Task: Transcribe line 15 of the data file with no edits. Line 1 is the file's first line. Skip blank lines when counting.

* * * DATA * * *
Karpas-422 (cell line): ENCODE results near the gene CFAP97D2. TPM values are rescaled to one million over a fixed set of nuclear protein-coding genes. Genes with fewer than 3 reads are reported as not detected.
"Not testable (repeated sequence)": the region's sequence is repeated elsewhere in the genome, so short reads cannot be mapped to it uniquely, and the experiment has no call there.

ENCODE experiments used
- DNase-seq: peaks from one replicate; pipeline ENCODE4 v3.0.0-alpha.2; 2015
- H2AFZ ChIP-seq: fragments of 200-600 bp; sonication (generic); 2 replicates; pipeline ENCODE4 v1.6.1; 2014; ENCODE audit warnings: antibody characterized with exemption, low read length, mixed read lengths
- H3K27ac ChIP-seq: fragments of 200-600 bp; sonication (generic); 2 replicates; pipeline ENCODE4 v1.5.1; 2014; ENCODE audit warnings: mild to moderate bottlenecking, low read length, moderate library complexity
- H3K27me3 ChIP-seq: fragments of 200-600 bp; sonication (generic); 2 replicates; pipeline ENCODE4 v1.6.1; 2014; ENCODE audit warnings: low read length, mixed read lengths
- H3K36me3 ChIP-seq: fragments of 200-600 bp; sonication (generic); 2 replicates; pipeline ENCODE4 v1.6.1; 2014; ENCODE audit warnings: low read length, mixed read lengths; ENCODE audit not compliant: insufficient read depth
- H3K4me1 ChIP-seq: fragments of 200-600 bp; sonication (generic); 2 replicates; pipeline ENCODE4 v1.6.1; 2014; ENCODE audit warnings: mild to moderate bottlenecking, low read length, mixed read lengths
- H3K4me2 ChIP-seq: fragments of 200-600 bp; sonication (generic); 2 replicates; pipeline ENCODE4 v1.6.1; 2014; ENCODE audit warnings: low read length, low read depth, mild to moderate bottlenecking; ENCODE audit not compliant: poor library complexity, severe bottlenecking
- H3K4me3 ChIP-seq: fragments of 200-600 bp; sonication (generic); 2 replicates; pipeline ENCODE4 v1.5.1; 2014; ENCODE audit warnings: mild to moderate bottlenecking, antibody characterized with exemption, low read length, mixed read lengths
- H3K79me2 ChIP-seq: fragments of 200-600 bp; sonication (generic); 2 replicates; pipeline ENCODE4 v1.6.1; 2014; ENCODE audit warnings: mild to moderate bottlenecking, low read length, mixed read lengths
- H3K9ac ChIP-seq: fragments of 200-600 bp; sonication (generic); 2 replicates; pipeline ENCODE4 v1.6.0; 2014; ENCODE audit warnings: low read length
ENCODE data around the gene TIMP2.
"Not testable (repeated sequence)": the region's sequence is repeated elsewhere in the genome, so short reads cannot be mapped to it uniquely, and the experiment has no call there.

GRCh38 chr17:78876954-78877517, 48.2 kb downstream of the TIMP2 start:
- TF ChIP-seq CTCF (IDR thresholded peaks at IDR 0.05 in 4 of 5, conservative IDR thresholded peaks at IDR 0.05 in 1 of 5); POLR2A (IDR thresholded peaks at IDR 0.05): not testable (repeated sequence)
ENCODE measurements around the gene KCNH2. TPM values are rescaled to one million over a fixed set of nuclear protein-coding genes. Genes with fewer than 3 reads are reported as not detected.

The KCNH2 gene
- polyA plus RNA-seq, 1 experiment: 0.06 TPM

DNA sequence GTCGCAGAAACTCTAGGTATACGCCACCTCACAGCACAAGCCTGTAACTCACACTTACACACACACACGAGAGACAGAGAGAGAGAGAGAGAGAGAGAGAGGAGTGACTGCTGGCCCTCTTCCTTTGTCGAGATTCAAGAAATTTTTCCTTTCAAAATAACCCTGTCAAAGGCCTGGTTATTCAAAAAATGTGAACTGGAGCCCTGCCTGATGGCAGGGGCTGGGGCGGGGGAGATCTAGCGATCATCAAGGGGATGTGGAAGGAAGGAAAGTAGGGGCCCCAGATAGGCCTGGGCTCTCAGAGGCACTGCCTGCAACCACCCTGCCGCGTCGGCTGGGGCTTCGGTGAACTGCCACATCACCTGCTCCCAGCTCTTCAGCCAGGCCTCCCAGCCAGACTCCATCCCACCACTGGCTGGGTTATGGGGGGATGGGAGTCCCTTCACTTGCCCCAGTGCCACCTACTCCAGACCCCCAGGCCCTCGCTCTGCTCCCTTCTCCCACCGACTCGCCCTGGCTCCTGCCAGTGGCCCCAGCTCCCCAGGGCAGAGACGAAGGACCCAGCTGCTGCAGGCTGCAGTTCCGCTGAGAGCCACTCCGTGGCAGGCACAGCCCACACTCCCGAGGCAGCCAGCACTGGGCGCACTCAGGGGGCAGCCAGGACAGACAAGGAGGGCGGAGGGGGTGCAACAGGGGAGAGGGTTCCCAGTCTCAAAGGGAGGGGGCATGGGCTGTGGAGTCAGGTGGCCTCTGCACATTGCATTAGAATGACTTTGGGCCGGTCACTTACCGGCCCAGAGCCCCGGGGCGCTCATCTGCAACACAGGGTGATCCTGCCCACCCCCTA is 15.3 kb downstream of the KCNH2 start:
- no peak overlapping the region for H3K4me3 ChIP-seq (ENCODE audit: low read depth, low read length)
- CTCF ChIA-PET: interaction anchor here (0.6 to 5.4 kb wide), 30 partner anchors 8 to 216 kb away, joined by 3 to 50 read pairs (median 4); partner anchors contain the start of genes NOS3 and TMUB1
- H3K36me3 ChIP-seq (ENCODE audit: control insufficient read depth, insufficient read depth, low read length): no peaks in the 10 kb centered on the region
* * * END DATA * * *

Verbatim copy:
"Not testable (repeated sequence)": the region's sequence is repeated elsewhere in the genome, so short reads cannot be mapped to it uniquely, and the experiment has no call there.